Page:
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The Table Video

Keith Ward

Evidence for Life After Death

Regius Professor of Divinity, University of Oxford / Fellow of the British Academy / Priest of the Church of England
July 24, 2013

Keith Ward sat down with the Biola University Center for Christian Thought in San Diego, California in July of 2013. In this clip, Ward discusses various types of evidence for conscious life after bodily death.


I think thought experiments are very important. When Einstein, Albert Einstein, the great physicist thought of the theory of relativity, he thought of it by doing a thought experiment. He thought what would it be like if I was moving at the speed of light and then he just imagined this. And good scientists have good imaginations and they’re very good at thought experiments. But of course, they can confirm usually, not always but usually, confirm their thought experiments by real experiments.

Now, if you have a thought experiment about could I exist after I’m dead, it’s a bit difficult to see how I’m going to confirm that until it’s too late to tell anybody about it. So there is that slight difficulty. But nevertheless, I don’t see why thought experiments shouldn’t be valuable. And I have to say, if you’re a Christian, you think actually there has been evidence and that is the resurrection of Jesus.

The people saw Jesus alive after he died and he talked to them and people like me and millions of people throughout the world would say we actually experienced the personal presence of Jesus Christ. Well, we’re either mad or insane or here’s a possibility which has a certain amount of evidence in personal experience and in historical testimony.

And if you’re not a Christian anyway, these are not the only cases of people who have claimed to have experienced people after death. There are actually huge numbers of accounts of that and I think you gotta be very careful about this. You have to sift it carefully.

The way I’d put it is there’s a lot of very poor evidence for it but a lot of very poor evidence and I think that is worth something. You’ve gotta say, look, people are obviously not getting very clear about the facts and they’re clearly subject to misinterpretations. Some of them must be. Nevertheless, there is a lot of data there that can’t be explained in purely materialistic terms. I have no interest in life after death. As a philosopher, I’d be happy to die and that’s that. I’ve got no interest in going on.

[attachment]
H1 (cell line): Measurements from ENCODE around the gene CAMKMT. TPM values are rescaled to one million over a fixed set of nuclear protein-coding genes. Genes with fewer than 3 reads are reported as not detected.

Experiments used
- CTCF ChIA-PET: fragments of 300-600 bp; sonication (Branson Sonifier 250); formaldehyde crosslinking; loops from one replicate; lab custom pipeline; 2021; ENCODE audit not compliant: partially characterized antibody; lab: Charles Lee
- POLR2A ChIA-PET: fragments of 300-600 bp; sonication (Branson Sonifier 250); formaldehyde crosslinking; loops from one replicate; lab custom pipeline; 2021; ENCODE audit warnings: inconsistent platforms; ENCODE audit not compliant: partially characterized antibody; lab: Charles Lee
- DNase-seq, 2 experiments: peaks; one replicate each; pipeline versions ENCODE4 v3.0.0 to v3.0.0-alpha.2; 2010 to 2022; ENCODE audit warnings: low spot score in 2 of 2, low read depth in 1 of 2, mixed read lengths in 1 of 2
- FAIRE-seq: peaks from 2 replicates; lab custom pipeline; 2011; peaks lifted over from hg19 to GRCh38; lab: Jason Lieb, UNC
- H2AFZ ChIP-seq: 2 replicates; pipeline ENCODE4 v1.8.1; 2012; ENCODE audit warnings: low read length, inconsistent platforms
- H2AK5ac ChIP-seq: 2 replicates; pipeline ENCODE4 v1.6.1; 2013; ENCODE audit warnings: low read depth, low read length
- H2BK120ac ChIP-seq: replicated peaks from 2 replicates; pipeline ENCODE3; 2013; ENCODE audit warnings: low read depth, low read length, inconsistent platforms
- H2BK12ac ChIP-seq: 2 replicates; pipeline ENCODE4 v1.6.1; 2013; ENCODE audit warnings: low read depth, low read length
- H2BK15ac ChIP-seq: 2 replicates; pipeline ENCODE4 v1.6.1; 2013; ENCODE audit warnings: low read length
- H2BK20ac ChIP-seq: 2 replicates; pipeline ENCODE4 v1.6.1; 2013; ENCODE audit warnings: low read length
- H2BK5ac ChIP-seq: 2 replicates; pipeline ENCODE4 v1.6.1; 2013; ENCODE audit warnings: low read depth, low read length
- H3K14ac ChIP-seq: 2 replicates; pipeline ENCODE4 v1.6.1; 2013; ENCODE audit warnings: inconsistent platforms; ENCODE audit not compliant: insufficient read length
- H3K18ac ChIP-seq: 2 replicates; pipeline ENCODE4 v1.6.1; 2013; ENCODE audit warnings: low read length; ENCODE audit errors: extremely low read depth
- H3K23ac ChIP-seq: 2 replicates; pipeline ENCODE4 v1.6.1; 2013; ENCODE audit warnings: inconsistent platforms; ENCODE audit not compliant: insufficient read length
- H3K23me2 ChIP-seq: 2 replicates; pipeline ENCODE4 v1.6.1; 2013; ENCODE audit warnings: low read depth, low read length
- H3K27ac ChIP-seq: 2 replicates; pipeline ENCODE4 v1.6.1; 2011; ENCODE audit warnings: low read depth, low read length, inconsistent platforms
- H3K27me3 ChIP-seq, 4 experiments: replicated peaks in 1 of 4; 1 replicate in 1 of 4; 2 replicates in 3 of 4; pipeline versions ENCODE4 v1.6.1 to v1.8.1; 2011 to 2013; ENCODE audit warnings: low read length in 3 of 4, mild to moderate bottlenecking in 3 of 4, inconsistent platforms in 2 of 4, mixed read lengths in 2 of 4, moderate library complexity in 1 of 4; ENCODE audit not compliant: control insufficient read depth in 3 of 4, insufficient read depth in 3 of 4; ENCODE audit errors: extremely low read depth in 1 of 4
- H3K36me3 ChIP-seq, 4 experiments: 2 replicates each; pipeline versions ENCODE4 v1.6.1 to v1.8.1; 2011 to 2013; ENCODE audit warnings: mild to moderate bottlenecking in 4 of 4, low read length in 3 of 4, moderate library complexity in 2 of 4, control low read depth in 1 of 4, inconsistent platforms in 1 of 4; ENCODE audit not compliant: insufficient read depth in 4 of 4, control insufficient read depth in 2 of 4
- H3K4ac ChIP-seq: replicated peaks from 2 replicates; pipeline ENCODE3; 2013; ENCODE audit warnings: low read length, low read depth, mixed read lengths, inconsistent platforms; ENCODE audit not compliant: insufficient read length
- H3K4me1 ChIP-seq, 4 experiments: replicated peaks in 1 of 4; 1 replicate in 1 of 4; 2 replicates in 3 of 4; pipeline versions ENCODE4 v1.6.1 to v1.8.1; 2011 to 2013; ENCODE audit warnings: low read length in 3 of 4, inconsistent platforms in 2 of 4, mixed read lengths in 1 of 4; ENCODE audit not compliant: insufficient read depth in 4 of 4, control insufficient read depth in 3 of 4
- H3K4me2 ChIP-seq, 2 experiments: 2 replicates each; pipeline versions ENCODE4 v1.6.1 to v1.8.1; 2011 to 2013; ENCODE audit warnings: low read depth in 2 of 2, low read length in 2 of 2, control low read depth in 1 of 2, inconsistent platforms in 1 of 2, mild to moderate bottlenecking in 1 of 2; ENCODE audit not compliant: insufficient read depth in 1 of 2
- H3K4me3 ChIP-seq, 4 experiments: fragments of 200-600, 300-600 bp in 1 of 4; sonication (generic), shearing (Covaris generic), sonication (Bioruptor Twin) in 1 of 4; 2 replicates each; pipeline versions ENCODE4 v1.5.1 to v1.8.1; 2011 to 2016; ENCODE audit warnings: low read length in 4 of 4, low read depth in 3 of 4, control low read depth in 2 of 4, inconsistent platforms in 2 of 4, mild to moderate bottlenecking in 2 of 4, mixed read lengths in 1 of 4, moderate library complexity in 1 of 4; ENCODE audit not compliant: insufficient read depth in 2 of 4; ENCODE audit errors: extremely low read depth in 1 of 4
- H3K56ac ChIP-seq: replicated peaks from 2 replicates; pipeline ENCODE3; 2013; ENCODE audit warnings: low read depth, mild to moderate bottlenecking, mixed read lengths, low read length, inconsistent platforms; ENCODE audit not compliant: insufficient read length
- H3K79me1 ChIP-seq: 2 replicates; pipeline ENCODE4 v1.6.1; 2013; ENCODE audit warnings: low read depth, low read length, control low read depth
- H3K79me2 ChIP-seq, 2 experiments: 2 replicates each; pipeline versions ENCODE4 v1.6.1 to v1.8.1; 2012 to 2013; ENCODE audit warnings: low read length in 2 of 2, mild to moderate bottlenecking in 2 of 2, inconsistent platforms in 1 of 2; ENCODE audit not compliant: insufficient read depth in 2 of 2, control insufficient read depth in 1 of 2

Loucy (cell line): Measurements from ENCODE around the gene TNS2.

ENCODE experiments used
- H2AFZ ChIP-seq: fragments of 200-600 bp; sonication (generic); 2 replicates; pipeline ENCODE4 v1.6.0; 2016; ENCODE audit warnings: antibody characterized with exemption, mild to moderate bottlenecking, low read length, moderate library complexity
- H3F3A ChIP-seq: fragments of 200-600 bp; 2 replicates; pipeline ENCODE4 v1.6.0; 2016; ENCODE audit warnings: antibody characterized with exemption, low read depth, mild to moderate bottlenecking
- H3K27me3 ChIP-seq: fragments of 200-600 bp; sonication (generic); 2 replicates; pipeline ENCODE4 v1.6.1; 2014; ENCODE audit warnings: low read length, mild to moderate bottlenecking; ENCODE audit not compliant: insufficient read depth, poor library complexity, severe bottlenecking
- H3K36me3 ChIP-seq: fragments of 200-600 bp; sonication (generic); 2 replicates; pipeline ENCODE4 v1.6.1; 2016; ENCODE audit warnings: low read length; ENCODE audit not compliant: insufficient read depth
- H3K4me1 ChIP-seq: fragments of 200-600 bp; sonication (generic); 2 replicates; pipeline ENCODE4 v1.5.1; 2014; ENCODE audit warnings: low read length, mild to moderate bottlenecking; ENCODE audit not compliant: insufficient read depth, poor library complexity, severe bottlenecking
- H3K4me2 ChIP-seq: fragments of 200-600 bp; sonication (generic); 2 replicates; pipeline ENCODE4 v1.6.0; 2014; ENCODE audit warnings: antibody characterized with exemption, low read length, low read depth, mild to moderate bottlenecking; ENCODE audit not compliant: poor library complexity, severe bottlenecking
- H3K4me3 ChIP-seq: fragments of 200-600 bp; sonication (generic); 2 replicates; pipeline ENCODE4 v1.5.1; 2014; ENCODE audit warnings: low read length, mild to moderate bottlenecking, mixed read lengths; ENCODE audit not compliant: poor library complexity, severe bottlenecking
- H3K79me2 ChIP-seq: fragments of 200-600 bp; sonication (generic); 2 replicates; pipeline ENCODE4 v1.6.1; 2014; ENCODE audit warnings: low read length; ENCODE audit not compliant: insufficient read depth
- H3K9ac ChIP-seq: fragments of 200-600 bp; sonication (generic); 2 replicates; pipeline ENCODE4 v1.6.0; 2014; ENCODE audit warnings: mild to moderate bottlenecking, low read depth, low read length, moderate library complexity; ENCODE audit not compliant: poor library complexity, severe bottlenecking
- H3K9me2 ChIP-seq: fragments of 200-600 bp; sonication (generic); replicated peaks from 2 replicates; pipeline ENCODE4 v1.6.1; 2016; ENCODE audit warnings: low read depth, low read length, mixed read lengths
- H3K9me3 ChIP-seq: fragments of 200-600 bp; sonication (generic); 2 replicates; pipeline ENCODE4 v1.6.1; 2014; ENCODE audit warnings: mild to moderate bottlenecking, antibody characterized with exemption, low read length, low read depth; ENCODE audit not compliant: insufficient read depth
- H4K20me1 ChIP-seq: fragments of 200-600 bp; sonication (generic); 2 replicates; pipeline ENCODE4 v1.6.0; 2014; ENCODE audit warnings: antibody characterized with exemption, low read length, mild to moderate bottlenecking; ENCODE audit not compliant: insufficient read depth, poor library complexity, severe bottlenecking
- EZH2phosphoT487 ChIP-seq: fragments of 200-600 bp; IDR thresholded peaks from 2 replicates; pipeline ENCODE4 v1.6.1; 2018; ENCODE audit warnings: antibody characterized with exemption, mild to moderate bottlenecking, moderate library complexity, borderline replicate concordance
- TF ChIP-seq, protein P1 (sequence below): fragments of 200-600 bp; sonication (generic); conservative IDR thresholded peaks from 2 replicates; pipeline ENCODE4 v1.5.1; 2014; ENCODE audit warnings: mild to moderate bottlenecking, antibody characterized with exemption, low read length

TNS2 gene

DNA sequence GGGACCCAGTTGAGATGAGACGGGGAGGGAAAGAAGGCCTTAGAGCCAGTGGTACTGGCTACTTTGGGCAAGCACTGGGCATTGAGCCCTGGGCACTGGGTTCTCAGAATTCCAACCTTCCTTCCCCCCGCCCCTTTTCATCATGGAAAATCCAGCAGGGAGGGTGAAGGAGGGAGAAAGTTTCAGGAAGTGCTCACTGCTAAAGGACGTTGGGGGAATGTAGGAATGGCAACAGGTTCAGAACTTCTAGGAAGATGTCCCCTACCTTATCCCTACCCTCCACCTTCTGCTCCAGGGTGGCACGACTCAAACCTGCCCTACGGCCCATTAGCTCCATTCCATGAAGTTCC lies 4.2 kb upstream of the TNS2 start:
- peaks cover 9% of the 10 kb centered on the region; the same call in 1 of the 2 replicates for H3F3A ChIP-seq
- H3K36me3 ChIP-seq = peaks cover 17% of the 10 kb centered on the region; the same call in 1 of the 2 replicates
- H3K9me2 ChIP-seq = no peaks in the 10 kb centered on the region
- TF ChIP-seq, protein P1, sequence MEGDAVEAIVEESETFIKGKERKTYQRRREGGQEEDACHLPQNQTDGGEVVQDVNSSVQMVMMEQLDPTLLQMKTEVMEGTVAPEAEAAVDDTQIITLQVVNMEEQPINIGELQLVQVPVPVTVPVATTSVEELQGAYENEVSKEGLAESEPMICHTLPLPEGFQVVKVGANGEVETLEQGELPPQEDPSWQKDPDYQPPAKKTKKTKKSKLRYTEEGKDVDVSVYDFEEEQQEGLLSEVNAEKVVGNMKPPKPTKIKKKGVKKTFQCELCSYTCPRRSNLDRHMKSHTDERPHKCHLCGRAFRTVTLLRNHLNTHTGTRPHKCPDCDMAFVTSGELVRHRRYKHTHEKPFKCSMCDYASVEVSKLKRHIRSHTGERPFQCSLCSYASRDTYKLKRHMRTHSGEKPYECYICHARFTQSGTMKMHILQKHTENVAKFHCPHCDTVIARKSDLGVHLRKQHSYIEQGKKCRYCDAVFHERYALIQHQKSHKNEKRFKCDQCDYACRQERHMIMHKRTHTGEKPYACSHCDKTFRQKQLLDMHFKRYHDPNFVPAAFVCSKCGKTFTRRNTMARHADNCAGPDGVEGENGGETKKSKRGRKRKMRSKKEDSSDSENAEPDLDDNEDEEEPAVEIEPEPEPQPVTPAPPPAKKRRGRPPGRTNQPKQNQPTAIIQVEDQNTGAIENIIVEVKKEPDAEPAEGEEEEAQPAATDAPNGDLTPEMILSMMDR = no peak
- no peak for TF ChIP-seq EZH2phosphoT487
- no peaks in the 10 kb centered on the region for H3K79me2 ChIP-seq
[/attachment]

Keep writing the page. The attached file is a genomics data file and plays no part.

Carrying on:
As one of my colleagues in Cambridge, Benedict Williams once said, if he went on forever and forever, he’d get bored to death. But there is one thing I feel strongly about. I do think there is a God. I do think there is a spiritual reality behind the heart of the universe. I don’t know God very well and I’d really like to know God a lot better. I don’t love God as much as I should. I’d really like to get better at that too.

So lots of things I’d really like to do with regard to knowing God and knowing the purpose of human life and knowing the ultimate goal of the universe. I’d like to know all of those things. So from that point of view, I think there’s a strong motivation for thinking that there would be life beyond this if it were possible. And of course, if you believe in God, you’ve got no problem about knowing that it’s possible. So I think it all derives from believing God, actually. If you press me, I’m gonna say, well there’s all this strange evidence.

Some of it’s lunatic, some of it’s very odd. Some of it’s quite impressive but I’ve heard a lot of it. I remain agnostic. But if I have a belief in God, on other grounds, then I believe I experience God in Christ or in some other way, then I have, I think, very good evidence for me personally that if there is such a God, a God of love, then there will be a life beyond this life. So I would regard that as good evidence.